Toyota has recently announced that it is having success in using a rather new technology called “silicon carbide” (SiC) power semiconductors in its hugely successful hybrid cars such as the Prius, Lexus, Camry, Highlander, and others. This technology will reduce emissions by increasing the efficiency of the energy conversion processes in Toyota’s hybrid cars.
The new technology will be used in the complex computer-driven power controllers which govern the different phases of power conversion involved in charging the batteries of the hybrid car. Choosing the mix of gas and electric which is most efficient. There is a great deal of energy loss in the various phases of converting mechanical to electrical energy and vice versa, and the SiC power semiconductors replace earlier, less efficient components used in the power conversion processes.
Toyota, which is conducting practical tests on the new components now, is optimistic that the use of the SiC power semiconductors will result in a significant decrease in the energy loss in, for example, charging the batteries from the braking energy.
Toyota is universally recognized as the premier pioneer of using “hybrid” technology to improve the efficiency of gasoline-powered automobiles.
Hybrid cars, like the Toyota Prius, are using several of technologies designed to reduce the energy loss which is unavoidable in converting gasoline into power for a moving vehicle. Toyota’s take on this technology is one of many methods to combine internal combustion engines, like the typical automotive engine, with electric motors, braking energy recapture, and other techniques.
I recently bought a 2007 Toyota Highlander Hybrid, a largish crossover SUV which is available with several drivetrains, including the hybrid drivetrain of my car.
This is a big, heavy car. The hybrid drivetrain adds about 35hp to the mix when accelerating, it can drive the car by itself at low speeds (giving a weird experience), and it gives a combined 26-27mpg as compared to perhaps 20-21mpg for a comparable gas-only car from 2007. And it gets about the same mileage in town as on the highway. The acceleration to 60mph is one second faster than for the standard Highlander.
The drivetrain is very smooth, and it is fascinating to watch the dashboard energy diagram, which is a submenu of the trip computer. The diagram shows a wheel, an engine, and a battery. Arrows, updated in real time, show when the car is running on gas alone, electricity alone, together, or when the battery is being charged by the regenerative braking energy subsystem or when going downhill. You can test the system in different real-world scenarios and see directly what the average mpg is at different speeds, and how the system optimizes usage to achieve that.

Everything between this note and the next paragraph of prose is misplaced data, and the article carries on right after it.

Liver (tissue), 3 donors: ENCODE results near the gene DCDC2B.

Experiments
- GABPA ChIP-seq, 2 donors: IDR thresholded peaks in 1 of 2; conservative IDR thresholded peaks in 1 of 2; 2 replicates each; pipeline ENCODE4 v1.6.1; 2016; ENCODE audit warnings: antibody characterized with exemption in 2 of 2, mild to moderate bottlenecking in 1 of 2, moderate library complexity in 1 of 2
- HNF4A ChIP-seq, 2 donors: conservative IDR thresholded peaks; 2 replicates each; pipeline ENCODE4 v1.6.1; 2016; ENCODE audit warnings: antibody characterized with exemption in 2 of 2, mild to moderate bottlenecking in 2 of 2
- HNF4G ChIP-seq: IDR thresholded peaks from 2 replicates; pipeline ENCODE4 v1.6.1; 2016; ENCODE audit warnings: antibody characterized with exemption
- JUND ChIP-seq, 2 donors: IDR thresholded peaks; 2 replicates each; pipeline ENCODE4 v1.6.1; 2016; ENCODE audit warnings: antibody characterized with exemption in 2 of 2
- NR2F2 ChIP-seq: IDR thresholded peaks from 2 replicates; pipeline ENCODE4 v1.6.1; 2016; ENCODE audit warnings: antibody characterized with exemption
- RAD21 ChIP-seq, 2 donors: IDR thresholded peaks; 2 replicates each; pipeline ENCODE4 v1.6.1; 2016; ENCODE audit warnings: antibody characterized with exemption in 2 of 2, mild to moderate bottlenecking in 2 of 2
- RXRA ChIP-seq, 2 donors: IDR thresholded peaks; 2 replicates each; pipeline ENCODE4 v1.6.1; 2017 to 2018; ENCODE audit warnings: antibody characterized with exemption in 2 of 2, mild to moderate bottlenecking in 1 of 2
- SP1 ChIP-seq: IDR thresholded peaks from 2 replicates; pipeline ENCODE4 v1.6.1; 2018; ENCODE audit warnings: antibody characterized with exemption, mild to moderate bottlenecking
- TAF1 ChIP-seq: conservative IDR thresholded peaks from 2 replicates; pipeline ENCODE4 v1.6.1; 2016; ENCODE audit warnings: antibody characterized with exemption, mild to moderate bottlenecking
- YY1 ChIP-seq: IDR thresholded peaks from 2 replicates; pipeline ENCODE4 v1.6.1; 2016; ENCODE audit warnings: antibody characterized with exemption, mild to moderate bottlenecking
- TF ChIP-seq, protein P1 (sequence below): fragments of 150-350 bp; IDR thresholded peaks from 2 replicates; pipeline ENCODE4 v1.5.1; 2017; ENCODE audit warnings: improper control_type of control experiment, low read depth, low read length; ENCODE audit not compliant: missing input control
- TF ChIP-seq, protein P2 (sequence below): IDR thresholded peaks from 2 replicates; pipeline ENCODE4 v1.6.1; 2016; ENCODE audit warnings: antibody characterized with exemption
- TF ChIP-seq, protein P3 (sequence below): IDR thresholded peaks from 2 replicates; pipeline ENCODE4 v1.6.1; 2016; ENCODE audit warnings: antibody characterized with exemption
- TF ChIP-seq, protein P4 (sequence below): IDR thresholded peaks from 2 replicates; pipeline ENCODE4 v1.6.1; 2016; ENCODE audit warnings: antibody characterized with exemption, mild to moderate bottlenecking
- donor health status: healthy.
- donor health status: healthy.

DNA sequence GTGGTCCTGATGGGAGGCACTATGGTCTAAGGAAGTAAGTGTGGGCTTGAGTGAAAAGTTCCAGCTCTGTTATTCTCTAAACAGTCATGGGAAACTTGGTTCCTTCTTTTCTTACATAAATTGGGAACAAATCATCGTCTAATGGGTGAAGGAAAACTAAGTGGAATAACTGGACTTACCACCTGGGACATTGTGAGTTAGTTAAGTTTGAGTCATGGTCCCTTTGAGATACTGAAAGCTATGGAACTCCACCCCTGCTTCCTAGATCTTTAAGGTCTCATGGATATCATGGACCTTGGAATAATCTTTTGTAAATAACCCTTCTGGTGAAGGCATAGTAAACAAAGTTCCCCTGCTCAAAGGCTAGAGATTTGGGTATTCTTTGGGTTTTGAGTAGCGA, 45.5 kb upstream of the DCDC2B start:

The hybrid system saves energy and emissions by stopping the motor at stoplights and while you are waiting in line at your local Burger Lord. And the energy used in braking is partially recaptured by a system of motor generators which are governed by the power control system. The superior capabilities of the SiC power semiconductors will add several percents of efficiency to the battery charging process. Several presents (and it may be considerably more when the product development process is complete) do not sound like much, but it is through incremental advances like this, year in and year out, that Toyota has developed the most efficient hybrid system presently available.
Hybrid technologies are only now making their breakthrough in the automotive world. However, similar technologies have been in use for decades in trains, cranes, and other heavy applications. Hybrid technologies have proven their ability to save much energy and it seems likely that most or all cars will be using some form of hybrid technology ten years from now.